Over the last year, I have helped to organize numerous seminars and Q&A sessions with people from all different areas of science, from those working in the pharmaceutical industry to science editing to patent law. I truly love hearing each individual’s story about his/her career path, and almost all of them have said that they never expected to take the path that they did. Following that, they then offer this advice: keep an open mind about what you want to do with your PhD in the life sciences and seize every opportunity you get, even if it wasn’t what you planned on doing in the first place.


Dr. Rong Wang, Genetics 2014 Graduate

I had the distinct pleasure of learning from and working alongside Dr. Rong Wang for the first three years of my PhD program, and to say that I felt a bit lost when she graduated and moved on to her first “big kid” job is an understatement. Rong landed her first job after grad school working for a small biotech company in Santa Barbara, CA. Like many of the other stories I have heard before, if you had asked Rong even just a year prior what her career plans were, she never would have expected that to be the case.

Right before she left Penn State, Rong sat down with Dr. Melissa Rolls, Chair of the Molecular, Cellular, and Integrative Biosciences program, to discuss the process of how she went about applying for jobs in industry and to offer her personal advice for how to be successful in getting a job – you can find that article here.

I recently had a catch-up session with Rong to see how life after graduate school was going and got to learn a bit more about the industry life now that she has had close to a year of experience under her belt. Rong has since moved to another biotech company in San Francisco.

The “dream” wasn’t necessarily to get into biotech

When Rong first began applying for jobs, she didn’t necessarily focus her search to only biotech companies. She felt that after spending 20+ years in school, she wanted to experience a different life and working style outside of academia but was open to really anything new. However, she did know that she wanted to take her problem solving skills to a level where she could help with the development of specific products.

At both biotech companies she has worked for, Rong’s job title has been an R&D Scientist. As an R&D Scientist, she mainly develops diagnostic products. However, working for smaller companies means that she has had other random responsibilities, including market researching, patent writing, and literature writing.

Rong also has the experience of transitioning to a different company. She found that getting her foot in the door and having the previous experience helped her have a better sense of what kind of job fit her the best. It helped that she now had more connections and a stronger network when going through the process of applying for a job after already working in the industry. She also realized the importance of understanding the style and culture of the company you’re working for and how some companies may fit one’s personality better than others.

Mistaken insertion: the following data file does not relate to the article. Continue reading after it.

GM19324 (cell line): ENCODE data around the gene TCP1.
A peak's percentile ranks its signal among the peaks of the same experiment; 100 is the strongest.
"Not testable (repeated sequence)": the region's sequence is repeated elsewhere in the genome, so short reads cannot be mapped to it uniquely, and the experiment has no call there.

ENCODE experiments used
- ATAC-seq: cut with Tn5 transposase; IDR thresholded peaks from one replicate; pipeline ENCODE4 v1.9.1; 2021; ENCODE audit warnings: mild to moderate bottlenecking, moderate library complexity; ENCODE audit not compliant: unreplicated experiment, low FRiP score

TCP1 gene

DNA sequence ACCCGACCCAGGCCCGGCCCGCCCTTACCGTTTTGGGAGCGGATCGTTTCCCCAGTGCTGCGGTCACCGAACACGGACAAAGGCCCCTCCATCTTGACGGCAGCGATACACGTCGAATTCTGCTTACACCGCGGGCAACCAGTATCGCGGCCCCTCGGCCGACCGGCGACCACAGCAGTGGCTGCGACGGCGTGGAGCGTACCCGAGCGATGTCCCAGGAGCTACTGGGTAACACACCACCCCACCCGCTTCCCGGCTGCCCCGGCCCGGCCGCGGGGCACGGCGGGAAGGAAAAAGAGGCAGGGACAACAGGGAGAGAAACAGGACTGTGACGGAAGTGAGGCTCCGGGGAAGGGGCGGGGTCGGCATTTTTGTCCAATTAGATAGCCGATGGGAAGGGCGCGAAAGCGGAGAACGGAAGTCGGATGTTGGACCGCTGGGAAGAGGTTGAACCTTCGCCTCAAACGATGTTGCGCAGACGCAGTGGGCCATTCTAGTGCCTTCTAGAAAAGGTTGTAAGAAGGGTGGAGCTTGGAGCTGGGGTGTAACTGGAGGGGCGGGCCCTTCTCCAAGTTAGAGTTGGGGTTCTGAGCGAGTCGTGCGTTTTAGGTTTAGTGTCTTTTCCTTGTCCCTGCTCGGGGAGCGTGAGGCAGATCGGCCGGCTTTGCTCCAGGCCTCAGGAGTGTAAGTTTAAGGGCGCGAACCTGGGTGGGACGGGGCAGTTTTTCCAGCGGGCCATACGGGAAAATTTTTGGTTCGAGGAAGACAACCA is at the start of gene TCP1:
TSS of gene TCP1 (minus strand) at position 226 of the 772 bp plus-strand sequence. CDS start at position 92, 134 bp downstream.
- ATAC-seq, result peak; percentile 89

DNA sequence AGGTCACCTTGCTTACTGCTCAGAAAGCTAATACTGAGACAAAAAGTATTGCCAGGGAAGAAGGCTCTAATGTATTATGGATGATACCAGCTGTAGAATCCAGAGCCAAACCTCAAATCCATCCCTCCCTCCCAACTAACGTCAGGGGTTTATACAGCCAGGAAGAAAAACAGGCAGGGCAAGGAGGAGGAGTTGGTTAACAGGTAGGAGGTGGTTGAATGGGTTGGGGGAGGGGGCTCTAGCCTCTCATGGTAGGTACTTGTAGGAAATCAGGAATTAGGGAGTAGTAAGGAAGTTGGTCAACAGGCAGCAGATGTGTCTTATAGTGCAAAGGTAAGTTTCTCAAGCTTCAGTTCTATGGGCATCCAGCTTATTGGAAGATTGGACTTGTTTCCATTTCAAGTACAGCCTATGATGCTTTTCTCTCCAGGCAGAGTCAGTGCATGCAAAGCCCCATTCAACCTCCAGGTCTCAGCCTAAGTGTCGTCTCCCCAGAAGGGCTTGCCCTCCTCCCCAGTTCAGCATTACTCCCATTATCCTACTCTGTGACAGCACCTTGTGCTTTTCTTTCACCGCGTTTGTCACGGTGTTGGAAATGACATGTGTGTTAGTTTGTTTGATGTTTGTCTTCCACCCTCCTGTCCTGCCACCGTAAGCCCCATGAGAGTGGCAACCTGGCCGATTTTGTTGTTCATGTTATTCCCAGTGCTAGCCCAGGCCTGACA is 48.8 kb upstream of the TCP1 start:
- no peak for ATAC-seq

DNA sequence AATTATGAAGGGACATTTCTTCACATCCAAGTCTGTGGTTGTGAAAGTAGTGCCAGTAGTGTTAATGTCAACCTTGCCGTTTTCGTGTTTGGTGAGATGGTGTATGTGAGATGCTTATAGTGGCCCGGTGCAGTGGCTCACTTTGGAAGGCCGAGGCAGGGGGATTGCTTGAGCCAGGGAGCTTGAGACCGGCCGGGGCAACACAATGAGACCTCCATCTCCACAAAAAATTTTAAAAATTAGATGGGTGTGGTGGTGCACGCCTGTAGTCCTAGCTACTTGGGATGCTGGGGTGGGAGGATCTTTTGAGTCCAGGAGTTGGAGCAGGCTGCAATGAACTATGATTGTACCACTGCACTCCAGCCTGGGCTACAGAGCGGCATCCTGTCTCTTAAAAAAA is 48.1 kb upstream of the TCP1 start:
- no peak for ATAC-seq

Industry vs. academia: personal perspective

Having only the experience of doing science in an academic setting, Rong’s mind was trained to assess her research projects by their potential to make good stories and publications. In industry, it’s much more than that. Even after almost a year in the industry world, Rong said she still finds it difficult to decide which direction to push her projects in order to balance product development vs. pure research.

Rong, like many graduate students, put in countless hours each week at the lab working evenings and most weekends. Knowing Rong so personally, I was interested to hear how her work-life balance had changed out in the “real world”. While she still puts in about fifty hours a week, those hours are spent during the week days. “Of course, I would like to spend some time during the weekend for my work so that I can do a little better,” said Rong, which was no surprise to me.

Final pieces of advice

What was pretty comforting to hear from Rong was that after spending a year in the biotech industry, she still finds that there is a lot to learn, and that’s okay, because no one expects you to know everything. The process of getting a PhD is what’s important. “It’s way more critical to obtain a growing mindset and a good habit of learning and applying new knowledge,” said Rong. “I personally think that all you need to learn while you’re in graduate school is what you’re already learning about and doing – understanding background knowledge, developing solid techniques, critically thinking, being eager to learn, and being a hard worker.”

When applying for and interviewing for jobs, Rong stressed the importance of being able to communicate your science to your potential future employers. As a fresh PhD, your studies as a PhD student are all that they have to evaluate you on, so it’s important that you can accurately and succinctly describe the work that you’ve done. The more closely your past experience is related to the job you are applying for, the more likely you are to stand out. Also, if you can show that you have some sort of industry experience, it’s a huge plus (though not a necessity!) – this can be something as simple as your lab having a collaboration with a scientific company or you having an internship experience. (Interested in doing an internship? Check out these resources!)

Finally, start applying for jobs as early as possible, and make sure each resume and cover letter you send out is customized for that specific job (resources for writing these can be found here!). Also, after you apply for a job, write a follow-up letter to catch up – this extra effort can really help you to stand out and increase your chances of getting an interview.

The Cavener Lab (and Mark!) at Rong’s graduation

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